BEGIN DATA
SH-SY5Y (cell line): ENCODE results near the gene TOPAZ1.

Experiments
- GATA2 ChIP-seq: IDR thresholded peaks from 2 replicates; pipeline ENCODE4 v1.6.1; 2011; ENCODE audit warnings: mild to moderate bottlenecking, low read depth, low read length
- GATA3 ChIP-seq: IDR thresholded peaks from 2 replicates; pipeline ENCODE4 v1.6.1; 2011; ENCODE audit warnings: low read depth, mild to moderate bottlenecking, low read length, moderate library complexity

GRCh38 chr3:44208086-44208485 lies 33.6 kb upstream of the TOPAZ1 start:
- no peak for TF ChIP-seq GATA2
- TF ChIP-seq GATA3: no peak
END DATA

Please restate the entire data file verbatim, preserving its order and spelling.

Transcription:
SH-SY5Y (cell line): ENCODE results near the gene TOPAZ1.

Experiments
- GATA2 ChIP-seq: IDR thresholded peaks from 2 replicates; pipeline ENCODE4 v1.6.1; 2011; ENCODE audit warnings: mild to moderate bottlenecking, low read depth, low read length
- GATA3 ChIP-seq: IDR thresholded peaks from 2 replicates; pipeline ENCODE4 v1.6.1; 2011; ENCODE audit warnings: low read depth, mild to moderate bottlenecking, low read length, moderate library complexity

GRCh38 chr3:44208086-44208485 lies 33.6 kb upstream of the TOPAZ1 start:
- no peak for TF ChIP-seq GATA2
- TF ChIP-seq GATA3: no peak